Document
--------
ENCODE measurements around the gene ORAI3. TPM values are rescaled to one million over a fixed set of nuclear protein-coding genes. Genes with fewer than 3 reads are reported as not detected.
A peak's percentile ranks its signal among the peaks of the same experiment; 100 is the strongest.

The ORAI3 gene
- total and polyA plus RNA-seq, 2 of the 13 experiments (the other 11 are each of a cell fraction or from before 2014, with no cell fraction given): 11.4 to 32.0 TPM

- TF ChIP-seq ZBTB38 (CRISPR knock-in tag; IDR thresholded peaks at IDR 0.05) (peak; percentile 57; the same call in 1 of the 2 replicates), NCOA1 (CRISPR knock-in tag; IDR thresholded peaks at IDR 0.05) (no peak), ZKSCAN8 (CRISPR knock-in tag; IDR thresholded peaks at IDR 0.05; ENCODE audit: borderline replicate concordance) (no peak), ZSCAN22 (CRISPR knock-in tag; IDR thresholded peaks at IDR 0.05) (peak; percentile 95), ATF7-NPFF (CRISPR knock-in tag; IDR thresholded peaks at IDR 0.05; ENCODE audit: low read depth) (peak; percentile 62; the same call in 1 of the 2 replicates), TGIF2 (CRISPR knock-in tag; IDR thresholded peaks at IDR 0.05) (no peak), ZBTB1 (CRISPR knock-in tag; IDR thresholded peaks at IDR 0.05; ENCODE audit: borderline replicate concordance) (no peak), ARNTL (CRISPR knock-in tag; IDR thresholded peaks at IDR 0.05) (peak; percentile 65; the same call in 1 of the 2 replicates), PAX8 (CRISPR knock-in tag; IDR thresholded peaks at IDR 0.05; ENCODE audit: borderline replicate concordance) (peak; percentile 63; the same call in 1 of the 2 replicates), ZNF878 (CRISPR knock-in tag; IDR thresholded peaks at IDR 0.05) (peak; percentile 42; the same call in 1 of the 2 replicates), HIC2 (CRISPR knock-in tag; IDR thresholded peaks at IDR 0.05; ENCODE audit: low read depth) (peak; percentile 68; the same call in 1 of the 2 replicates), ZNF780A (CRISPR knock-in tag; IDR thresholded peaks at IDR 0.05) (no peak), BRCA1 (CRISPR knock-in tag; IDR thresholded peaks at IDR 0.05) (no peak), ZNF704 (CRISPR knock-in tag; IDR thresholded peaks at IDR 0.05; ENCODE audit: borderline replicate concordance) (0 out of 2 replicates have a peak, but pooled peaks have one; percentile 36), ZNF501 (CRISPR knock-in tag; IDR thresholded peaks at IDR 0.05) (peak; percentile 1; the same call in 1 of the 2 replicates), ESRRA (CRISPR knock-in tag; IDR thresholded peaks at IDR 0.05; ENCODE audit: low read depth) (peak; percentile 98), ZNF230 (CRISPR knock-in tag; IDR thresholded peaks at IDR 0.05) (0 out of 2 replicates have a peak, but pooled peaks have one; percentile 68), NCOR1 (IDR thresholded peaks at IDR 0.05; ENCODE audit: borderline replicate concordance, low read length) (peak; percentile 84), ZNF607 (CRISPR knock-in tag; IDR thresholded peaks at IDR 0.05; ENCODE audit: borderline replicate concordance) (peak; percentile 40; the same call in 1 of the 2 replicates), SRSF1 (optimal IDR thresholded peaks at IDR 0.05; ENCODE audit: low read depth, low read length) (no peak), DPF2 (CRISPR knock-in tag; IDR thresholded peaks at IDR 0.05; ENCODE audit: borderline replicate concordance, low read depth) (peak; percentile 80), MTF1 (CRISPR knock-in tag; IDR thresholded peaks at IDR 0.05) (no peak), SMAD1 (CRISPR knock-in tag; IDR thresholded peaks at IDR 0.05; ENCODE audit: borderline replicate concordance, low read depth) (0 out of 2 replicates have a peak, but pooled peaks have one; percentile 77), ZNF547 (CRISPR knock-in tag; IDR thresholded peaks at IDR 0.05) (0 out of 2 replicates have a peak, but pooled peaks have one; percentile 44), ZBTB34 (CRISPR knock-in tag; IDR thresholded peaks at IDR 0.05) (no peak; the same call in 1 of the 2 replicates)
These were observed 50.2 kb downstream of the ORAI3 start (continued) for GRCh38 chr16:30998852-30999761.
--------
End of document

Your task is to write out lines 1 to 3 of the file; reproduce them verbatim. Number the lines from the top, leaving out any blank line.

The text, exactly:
ENCODE measurements around the gene ORAI3. TPM values are rescaled to one million over a fixed set of nuclear protein-coding genes. Genes with fewer than 3 reads are reported as not detected.
A peak's percentile ranks its signal among the peaks of the same experiment; 100 is the strongest.

The ORAI3 gene